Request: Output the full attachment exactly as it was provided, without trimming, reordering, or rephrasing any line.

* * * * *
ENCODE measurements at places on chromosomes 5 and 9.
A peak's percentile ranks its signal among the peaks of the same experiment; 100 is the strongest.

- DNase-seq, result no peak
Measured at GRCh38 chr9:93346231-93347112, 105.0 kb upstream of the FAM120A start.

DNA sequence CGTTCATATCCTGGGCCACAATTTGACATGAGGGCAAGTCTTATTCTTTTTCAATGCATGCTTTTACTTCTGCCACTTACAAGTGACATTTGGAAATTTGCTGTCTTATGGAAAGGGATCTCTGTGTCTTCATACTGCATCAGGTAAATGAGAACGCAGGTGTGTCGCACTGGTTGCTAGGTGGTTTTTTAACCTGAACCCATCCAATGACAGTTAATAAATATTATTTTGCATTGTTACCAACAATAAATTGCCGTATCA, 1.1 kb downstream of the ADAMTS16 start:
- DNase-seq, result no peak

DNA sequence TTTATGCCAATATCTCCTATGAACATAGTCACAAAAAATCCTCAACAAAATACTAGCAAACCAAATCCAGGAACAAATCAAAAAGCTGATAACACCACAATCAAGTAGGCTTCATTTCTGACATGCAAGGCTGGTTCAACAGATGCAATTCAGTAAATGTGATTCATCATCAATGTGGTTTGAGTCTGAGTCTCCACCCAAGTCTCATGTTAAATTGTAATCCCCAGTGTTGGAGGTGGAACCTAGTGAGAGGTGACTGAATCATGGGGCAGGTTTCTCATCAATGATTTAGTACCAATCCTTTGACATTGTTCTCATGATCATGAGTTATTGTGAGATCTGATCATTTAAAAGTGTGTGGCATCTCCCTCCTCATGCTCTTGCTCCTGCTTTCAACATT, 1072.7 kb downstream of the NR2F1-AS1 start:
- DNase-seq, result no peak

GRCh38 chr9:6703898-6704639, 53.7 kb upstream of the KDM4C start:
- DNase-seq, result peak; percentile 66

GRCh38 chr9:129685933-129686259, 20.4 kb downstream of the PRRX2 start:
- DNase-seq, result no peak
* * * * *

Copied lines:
ENCODE measurements at places on chromosomes 5 and 9.
A peak's percentile ranks its signal among the peaks of the same experiment; 100 is the strongest.

- DNase-seq, result no peak
Measured at GRCh38 chr9:93346231-93347112, 105.0 kb upstream of the FAM120A start.

DNA sequence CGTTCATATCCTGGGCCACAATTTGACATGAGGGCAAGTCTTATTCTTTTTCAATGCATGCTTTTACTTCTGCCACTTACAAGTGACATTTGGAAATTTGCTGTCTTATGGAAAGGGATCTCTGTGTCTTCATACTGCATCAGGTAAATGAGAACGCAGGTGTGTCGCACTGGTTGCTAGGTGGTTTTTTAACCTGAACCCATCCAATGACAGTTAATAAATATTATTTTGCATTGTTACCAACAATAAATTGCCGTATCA, 1.1 kb downstream of the ADAMTS16 start:
- DNase-seq, result no peak

DNA sequence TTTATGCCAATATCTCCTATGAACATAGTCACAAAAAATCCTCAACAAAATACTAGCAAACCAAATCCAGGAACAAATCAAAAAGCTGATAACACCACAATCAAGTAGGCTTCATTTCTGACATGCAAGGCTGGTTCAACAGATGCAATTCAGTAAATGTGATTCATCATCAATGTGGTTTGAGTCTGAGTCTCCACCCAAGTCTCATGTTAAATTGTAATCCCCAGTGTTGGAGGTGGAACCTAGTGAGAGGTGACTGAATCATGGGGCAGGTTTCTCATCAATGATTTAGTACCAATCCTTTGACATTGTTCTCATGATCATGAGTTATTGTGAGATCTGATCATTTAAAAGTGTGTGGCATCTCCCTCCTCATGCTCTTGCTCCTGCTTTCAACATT, 1072.7 kb downstream of the NR2F1-AS1 start:
- DNase-seq, result no peak

GRCh38 chr9:6703898-6704639, 53.7 kb upstream of the KDM4C start:
- DNase-seq, result peak; percentile 66

GRCh38 chr9:129685933-129686259, 20.4 kb downstream of the PRRX2 start:
- DNase-seq, result no peak